Moments later, as a character is shot down in the performance, a police van slows on the street, takes in the scene, and drives on. When a character struggles up a hill, it is a literal endeavour – they are moving up the formidable slope of Nugget Street, towards the Hillbrow Tower. And when they begin to invoke a time before the city – before the litter, smog and concrete hardened the landscape’s arteries – one can almost see the hills and imagine the rivers, all of it vaguely recognisable amidst the charged urban circuitry of contemporary Hillbrow.
Still, the fragmented micro-moments of Breaths of Joburg do not always serve the greater performance. At times the work is disjointed and jumbled – more of a mad scramble through the city during rush hour than a collective conversation with its many complexities. Breaths of Joburg is more of a literary and performative sampling than a conventional work of theatre, yes, but the vignettes that animate a performance like this still need a narrative springboard or a central story to return to.
Here, the more substantial stories manage to serve as anchors for the work. Like the tale of the lady who sold the moon, a playful and profound metaphor for daily life and labour in the city. Or the embodiment of the women who walk the streets seemingly without fear. The personification of the city, more of a narrative device than a story, provides another essential layer of characterisation to the work, inviting a reading of the city as a living, breathing, feeling entity.
As a work of site-specific theatre that both animates the city and invites audiences into the pre-existing activity of the space, Breaths of Joburg is hugely successful. It is a work that prompts an earnest engagement with the city, using play and site-specificity as its primary points of entry and, as a result, allows for a performance that’s both participatory and generative. The more people it draws in, and the more interaction it facilitates, the larger and richer the experiment becomes.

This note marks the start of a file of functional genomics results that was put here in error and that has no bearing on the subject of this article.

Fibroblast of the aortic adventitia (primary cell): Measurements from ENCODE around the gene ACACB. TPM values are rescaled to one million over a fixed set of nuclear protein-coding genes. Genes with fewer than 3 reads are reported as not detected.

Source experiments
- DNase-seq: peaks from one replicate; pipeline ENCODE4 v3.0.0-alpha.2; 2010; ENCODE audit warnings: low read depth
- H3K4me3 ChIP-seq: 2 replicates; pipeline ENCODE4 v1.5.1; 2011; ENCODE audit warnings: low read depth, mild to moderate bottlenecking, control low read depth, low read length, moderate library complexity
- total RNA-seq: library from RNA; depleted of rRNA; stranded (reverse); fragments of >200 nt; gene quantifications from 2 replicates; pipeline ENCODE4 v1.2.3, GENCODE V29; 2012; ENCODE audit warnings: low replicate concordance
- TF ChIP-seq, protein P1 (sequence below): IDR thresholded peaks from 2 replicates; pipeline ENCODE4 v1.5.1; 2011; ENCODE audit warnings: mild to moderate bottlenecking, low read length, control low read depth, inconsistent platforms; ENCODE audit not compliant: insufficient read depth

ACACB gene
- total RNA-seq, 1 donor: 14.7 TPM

As a “dialogue about experiences of everyday, ground-up place-making in city spaces”, Breaths of Joburg is more difficult to read. Can a conversation between a uniquely complex urban space in Johannesburg and a university based in Sweden take place on equal footing? Can the “ambiguous and ill-defined public spaces” of Johannesburg that Lindsay Bremner mentions translate to those watching online from Malmö? How do the outcomes of this cross-continental project find their way back into the sites from which they’ve originated?
These are questions that the team behind Breaths of Joburg have likely already asked themselves, and perhaps the answers can be revealed through future iterations of the performance.
Ideally, Breaths of Joburg will lay the foundations for far more experiments that merge theatre, architecture, public space and creative writing in order to memorialise and engage with the complexity of urban spaces. For now, though, what a complete joy it is to witness a dance party in the heart of the city.
Breaths of Joburg is part of a larger public-art-as-research project with Alex Halligey as lead researcher for UJ Arts & Culture in collaboration with Anders Høg-Hansen and Mikael Rundberg for Malmö University in Sweden. The performances took place outside the Windbrow Arts Centre and online on 20, 21 and 22 April 2023.